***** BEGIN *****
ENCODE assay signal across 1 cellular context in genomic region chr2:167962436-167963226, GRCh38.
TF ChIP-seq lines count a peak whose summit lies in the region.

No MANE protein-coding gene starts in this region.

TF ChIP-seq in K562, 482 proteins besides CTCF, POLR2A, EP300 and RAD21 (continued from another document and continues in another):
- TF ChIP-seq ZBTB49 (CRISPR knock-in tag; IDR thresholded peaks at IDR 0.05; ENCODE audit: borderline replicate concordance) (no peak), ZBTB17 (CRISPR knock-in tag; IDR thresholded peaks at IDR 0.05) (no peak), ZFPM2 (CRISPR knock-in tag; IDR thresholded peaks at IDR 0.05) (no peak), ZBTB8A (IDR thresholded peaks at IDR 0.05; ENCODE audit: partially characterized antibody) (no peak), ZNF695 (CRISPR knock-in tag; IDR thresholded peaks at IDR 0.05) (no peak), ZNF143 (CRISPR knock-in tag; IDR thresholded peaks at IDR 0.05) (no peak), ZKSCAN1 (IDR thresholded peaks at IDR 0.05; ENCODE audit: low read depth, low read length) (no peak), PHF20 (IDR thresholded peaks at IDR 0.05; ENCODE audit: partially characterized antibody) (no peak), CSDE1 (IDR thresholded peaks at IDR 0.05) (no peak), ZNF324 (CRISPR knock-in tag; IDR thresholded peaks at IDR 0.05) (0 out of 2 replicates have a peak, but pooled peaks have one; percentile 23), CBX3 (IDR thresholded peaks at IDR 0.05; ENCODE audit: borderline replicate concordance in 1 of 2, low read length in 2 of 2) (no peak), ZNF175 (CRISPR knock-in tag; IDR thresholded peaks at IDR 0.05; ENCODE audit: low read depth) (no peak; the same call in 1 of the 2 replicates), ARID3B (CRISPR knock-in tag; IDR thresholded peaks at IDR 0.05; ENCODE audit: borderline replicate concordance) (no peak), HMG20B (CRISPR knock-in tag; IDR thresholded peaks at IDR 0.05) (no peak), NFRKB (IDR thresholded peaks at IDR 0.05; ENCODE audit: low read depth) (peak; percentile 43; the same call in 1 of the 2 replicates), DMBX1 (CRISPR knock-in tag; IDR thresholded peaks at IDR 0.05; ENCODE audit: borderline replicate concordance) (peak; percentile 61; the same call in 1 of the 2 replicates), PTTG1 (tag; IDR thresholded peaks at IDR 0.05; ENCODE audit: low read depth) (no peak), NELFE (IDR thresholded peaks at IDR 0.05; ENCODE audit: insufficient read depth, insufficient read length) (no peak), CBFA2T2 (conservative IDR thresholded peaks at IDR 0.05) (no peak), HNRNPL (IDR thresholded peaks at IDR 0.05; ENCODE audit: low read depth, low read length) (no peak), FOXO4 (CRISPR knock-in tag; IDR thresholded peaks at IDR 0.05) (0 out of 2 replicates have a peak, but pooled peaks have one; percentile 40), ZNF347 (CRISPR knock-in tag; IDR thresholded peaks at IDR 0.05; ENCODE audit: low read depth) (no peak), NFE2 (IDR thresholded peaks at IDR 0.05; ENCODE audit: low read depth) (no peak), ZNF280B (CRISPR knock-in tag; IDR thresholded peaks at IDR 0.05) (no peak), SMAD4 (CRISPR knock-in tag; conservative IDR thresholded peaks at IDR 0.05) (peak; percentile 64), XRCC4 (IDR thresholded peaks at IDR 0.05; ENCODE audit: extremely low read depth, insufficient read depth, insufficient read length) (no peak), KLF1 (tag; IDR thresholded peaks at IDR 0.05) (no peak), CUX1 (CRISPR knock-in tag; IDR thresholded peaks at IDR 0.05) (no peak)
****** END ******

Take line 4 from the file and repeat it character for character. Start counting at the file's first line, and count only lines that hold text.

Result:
TF ChIP-seq in K562, 482 proteins besides CTCF, POLR2A, EP300 and RAD21 (continued from another document and continues in another):